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Starfish that prey on corals early in life become more destructive

A new study reveals that crown-of-thorns starfish can significantly enhance their growth by shifting their diets at a younger age.

Crown-of-thorns starfish (COTS) feed heavily on coral polyps, and outbreaks can be extremely detrimental to coral reefs. 

When the juvenile COTS first settle into a reef, they feed on eating rock-hard coralline algae. Researchers have found that the sooner the young starfish get a taste for coral polyps, the larger and more destructive they ultimately become.

A team led by Jennifer Wilmes of the ARC Centre of Excellence for Coral Reef Studies compared the growth of juvenile COTS who switch their diets within six months of settlement and those that continue to feed on coralline algae for up to a year.

The researchers found that juveniles which shift to eating corals earlier grow much faster and larger. The bigger COTS have higher reproductive success and consume coral at higher rates.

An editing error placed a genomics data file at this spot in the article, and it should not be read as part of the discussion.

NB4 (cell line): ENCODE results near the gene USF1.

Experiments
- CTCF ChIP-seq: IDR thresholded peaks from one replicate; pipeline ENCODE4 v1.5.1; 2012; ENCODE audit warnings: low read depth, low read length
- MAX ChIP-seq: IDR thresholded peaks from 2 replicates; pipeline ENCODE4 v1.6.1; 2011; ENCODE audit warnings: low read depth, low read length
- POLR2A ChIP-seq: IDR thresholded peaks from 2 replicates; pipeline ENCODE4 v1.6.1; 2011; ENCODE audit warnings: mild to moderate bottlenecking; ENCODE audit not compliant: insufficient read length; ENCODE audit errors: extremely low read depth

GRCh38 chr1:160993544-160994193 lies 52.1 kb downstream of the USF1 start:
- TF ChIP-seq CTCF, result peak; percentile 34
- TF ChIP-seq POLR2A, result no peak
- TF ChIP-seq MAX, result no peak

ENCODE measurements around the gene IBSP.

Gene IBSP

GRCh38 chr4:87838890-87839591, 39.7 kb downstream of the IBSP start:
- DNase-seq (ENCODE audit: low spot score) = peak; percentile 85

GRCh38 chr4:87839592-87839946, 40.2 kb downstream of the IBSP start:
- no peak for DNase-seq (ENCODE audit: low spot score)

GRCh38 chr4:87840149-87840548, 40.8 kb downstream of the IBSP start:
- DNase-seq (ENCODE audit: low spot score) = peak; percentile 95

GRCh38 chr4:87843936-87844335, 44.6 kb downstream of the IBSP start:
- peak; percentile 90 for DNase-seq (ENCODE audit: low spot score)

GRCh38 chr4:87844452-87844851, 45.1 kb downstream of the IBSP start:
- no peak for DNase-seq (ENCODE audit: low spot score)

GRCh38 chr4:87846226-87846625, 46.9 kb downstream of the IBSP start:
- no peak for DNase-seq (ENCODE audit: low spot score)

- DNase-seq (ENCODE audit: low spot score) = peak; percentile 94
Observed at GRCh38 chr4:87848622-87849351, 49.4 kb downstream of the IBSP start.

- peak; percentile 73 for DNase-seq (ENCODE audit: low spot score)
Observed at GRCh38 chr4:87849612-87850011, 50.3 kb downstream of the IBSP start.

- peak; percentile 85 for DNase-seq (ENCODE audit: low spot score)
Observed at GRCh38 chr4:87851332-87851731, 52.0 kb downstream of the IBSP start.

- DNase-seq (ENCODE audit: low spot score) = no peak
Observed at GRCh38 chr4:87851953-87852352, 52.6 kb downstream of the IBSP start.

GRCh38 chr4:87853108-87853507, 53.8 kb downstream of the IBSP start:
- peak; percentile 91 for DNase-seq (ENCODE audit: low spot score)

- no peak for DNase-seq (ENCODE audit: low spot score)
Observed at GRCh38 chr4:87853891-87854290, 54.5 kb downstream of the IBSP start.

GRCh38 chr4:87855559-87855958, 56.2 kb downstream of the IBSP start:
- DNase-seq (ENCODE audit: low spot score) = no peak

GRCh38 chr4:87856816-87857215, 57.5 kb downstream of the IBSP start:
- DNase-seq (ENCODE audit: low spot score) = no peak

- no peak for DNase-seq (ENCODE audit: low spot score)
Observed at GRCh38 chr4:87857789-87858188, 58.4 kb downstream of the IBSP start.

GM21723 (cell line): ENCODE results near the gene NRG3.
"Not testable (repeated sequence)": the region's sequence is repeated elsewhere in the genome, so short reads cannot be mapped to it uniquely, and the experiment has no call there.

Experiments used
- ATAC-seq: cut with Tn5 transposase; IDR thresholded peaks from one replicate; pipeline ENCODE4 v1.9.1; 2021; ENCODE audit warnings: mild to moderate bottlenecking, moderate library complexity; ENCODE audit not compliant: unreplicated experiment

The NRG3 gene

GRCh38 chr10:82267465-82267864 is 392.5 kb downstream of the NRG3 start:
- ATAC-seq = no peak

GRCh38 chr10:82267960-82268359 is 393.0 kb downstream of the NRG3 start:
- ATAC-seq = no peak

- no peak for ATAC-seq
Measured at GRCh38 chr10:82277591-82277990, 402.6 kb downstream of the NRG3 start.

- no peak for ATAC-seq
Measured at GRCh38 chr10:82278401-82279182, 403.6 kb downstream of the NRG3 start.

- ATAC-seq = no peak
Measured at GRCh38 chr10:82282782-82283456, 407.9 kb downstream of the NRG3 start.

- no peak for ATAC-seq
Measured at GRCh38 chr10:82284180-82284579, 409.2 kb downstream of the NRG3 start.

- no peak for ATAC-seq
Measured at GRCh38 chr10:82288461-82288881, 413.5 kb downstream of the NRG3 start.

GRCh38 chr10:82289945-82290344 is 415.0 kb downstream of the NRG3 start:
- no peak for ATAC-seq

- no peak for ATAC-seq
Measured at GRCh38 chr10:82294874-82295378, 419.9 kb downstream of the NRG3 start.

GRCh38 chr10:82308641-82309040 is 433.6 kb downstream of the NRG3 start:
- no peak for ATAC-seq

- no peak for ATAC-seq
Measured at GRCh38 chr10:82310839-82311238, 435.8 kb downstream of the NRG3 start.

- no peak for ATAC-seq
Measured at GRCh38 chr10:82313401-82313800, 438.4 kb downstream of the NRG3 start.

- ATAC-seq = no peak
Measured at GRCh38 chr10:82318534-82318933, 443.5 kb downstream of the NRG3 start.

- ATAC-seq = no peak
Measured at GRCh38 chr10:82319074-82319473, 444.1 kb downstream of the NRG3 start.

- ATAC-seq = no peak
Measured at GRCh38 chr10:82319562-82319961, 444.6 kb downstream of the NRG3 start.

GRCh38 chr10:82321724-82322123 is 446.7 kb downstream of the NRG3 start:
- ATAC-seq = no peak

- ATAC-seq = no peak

“Here we demonstrate, based on extensive field sampling of juvenile starfish, that marked variation in body size among juvenile starfish is linked to an ontogenetic diet shift from coralline algae to coral,” wrote the study authors.

“This transition in diet leads to exponential growth in juveniles and is essential for individuals to reach maturity. Because smaller individuals experience higher mortality and growth is stunted on an algal diet, the ontogenetic shift to corallivory enhances individual fitness and replenishment success.” 

“Our findings suggest that the availability of coral prey facilitates early ontogenetic diet shifts and may be fundamental in initiating population irruptions.”

By preventing COTS outbreaks, experts can help to protect coral reefs from irreparable damage.

“Understanding the mechanisms that determine population replenishment is essential to develop effective early management intervention strategies,” wrote the researchers. 

“Failing to develop well-informed decision tools risks to produce counterproductive management outcomes and could in the worst case contribute to the collapse of the system itself, with potentially devastating and irreversible impacts on reef ecosystems.”

The study is published in the Proceedings of the Royal Society B.

By Chrissy Sexton, Staff Writer


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